PROTECT YOUR EXEMPT ASSET- HEAD OF FAMILY EARNINGS…DO NOT COMMINGLE WITH OTHER ASSETS!
PROTECT YOUR EXEMPT ASSET- HEAD OF FAMILY EARNINGS…DO NOT COMMINGLE WITH OTHER ASSETS.
In Hancock Whitney Bank v. John J. Adams, et. al, the bank obtained a judgement against Mrs. Adams and her former husband of approximately $45,000. The bank filed a writ of garnishment against Mrs. Adams in March 2019. At that time Mrs. Adams stated that she had a savings account with $230.41 and a checking account with $5,480.75. She claimed exemptions for head of family earnings (“Earnings Exemption”), unemployment compensation, retirement benefits and an IRS refund.
Florida Statutes Chapter 222 provides many exemptions from creditor claims, one of which is the Earnings Exemption. While the commingling of earnings with other funds does not by itself defeat the ability of a head of family to trace earnings, a recent case points out what happens when you commingle such an account with other assets and cannot trace such earnings.
Mrs. Adams had not received child support for 3 years and told the judge the funds in her savings and checking account were made up of an unsubsidized federal loan of $2,600 in February 2019, an IRA check for $2,910.44 in March, 2019, and an IRS refund of $5,555 in March, 2019. As any math wizard can see, those funds are not what she said was in her account when she claimed the exemptions.
The bank argued she had failed to meet her burden of proving her exemptions and her evidence showed she had commingled her exempt funds with her nonexempt funds and there was no tracing of funds to determine which funds, if any, were exempt.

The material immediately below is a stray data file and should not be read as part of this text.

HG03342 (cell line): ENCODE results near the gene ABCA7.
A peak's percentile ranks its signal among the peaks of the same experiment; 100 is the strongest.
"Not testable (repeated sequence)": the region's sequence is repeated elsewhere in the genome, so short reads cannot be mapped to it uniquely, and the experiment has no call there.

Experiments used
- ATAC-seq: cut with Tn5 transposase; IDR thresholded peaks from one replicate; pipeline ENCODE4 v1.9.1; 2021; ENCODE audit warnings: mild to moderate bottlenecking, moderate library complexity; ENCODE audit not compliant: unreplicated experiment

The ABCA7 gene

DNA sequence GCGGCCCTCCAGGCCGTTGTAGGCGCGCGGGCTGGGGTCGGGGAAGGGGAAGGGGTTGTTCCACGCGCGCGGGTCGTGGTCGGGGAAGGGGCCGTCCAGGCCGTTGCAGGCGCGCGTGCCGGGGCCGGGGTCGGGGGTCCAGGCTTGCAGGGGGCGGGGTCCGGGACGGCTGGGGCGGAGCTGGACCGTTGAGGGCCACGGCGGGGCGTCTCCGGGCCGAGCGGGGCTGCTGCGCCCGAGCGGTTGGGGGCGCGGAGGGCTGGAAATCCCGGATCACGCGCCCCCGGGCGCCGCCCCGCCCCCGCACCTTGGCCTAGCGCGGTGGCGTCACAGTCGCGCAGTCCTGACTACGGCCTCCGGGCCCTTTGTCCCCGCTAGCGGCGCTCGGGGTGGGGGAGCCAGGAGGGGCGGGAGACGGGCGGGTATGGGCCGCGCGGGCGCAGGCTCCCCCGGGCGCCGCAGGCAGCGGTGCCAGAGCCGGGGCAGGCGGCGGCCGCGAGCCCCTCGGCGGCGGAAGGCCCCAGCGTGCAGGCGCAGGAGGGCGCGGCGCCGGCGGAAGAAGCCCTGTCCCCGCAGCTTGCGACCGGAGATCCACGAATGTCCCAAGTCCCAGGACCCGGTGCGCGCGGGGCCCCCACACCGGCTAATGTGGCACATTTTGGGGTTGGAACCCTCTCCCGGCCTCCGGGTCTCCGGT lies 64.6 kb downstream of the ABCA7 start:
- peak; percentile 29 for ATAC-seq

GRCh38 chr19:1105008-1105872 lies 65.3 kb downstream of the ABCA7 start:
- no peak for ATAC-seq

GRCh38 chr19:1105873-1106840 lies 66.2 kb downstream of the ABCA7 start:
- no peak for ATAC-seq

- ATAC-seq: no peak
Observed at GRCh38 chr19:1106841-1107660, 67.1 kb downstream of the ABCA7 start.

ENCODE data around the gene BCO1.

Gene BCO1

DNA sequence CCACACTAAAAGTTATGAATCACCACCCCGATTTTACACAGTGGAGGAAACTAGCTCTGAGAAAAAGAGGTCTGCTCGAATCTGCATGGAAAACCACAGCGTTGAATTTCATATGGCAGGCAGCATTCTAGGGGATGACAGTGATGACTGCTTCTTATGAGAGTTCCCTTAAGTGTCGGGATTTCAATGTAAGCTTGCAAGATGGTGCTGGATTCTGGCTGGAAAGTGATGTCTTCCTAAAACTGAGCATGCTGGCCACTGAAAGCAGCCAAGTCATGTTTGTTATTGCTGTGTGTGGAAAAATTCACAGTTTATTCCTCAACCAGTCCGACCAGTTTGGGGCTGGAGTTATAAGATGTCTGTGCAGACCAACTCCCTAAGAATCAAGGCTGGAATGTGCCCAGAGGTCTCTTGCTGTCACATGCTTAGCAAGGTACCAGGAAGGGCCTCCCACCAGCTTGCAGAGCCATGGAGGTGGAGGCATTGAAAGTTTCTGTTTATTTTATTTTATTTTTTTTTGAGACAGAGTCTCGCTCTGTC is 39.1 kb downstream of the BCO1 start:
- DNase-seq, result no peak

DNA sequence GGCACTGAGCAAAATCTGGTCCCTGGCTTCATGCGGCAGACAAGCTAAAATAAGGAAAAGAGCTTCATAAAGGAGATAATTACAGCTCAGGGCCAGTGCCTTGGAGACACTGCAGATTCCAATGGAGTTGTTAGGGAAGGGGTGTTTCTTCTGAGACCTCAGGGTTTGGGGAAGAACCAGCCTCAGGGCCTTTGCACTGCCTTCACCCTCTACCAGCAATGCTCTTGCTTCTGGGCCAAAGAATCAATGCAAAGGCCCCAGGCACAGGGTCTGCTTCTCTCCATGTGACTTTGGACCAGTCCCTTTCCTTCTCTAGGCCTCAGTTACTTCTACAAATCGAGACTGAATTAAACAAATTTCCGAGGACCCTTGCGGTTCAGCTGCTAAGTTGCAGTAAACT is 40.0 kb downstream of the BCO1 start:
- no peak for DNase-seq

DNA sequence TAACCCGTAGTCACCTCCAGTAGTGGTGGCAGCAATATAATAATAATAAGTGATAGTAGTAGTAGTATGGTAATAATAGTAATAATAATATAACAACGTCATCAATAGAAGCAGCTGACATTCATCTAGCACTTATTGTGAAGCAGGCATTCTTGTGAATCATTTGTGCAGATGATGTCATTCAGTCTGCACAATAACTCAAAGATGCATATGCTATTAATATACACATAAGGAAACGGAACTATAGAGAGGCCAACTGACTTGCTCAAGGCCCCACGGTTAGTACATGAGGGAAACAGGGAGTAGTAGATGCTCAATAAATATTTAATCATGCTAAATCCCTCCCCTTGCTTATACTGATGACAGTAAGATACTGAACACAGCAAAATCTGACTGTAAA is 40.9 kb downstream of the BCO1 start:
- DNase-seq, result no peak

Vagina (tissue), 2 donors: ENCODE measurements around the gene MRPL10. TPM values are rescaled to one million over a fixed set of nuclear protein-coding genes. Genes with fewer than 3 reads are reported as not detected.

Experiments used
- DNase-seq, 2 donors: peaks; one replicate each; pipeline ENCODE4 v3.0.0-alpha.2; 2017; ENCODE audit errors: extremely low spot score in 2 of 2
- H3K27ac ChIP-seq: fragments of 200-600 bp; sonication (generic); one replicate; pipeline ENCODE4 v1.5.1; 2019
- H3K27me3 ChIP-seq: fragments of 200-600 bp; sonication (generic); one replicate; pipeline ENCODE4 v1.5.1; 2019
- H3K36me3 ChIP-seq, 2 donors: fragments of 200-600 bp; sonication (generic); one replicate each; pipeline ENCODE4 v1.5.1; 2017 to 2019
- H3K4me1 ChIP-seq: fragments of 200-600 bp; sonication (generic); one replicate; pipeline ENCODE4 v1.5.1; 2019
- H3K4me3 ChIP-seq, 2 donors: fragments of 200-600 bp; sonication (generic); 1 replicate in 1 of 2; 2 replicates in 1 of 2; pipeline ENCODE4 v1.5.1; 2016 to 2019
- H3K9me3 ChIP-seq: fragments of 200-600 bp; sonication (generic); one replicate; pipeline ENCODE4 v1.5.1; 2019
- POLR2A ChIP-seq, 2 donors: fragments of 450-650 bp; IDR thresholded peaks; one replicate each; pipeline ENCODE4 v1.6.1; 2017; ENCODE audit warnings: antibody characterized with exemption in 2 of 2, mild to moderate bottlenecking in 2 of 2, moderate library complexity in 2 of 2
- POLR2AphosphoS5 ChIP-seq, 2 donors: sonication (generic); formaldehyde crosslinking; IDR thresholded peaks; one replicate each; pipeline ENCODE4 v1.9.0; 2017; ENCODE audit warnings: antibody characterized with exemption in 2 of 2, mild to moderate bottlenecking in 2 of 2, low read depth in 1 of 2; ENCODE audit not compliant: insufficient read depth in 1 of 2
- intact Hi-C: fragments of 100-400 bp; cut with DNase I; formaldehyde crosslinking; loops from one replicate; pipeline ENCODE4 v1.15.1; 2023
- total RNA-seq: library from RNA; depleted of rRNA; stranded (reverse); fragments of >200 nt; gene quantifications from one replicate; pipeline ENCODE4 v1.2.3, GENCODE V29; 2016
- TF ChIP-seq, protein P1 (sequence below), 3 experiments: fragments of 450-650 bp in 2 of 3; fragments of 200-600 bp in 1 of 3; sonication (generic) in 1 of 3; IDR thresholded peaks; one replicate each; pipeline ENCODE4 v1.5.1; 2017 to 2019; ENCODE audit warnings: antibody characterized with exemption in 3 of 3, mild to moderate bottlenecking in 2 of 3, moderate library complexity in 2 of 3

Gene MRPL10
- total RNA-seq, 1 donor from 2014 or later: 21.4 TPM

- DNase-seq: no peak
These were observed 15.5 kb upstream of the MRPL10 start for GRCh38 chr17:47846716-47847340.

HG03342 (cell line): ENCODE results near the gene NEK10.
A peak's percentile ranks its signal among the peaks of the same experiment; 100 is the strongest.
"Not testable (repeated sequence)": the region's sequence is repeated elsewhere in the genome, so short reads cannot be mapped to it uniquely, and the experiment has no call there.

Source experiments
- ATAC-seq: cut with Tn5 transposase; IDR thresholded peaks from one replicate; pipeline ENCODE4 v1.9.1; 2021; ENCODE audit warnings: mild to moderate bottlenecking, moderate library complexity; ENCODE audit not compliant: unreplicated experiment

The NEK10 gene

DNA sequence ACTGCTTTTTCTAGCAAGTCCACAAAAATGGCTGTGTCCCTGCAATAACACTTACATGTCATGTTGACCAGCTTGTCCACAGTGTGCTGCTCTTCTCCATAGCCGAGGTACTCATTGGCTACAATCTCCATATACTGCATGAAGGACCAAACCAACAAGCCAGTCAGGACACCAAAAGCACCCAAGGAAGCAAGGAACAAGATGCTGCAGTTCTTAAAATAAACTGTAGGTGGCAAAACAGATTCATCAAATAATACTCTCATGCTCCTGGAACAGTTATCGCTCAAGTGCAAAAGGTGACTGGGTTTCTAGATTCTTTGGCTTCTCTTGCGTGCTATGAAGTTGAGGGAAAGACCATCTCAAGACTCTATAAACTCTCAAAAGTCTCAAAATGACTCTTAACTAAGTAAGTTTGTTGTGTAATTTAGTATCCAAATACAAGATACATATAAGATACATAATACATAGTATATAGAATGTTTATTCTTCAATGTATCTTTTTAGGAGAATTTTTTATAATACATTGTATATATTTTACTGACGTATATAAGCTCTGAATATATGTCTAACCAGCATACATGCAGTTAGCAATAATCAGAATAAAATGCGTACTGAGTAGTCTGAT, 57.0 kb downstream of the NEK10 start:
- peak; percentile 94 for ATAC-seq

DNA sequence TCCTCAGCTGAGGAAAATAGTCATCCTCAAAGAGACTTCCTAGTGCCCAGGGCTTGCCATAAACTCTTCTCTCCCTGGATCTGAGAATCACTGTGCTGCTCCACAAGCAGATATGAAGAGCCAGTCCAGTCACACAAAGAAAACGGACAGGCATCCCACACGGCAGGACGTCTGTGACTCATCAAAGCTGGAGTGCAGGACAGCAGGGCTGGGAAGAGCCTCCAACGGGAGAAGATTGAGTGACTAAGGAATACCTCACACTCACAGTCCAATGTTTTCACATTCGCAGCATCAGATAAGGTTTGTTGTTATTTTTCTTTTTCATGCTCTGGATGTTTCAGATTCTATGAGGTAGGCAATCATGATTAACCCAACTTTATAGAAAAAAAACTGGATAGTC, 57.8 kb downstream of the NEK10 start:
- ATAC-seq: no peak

Interestingly, the lower court judge determined that the Earnings Exemption was valid (not really explaining WHY other exemptions were or were not valid) and that he “knew” “…in equity and fairness, Ms. Adams is not in a position to–she just doesn’t have that kind of income anymore. She’s been struggling without receiving any child support.”
The appellate court noted that the lower court found that Mrs. Adams was not entitled to the claimed exemptions of unemployment compensation, retirement benefits and IRS refund.
The appellate court found that Mrs. Adams was not yet receiving unemployment benefits, the IRS refund is not exempt under Florida law and the record contained no information about the IRA or what, if any portion, of the total amount was attributable to the IRA. Further, she could not trace and identify the commingled funds in the checking account as Exempt Earnings and found that Chapter 222 does not provide for an “equity and fairness” exemption.
ADVICE: To take advantage of the head of Earnings Exemption, set up a specific wages account into which the paychecks are deposited. Do not commingle and, if, for any reason, monies in the account are commingled be sure the Exempt Earnings can be traced.
WORD OF THE WEEK: Writ of Garnishment is an order from the court ordering a specific action. The writ or order is directed to the third party holder of the debtor’s assets to “garnish” or deduct payments directly from a debtor’s wage or bank account in satisfaction of the debt.
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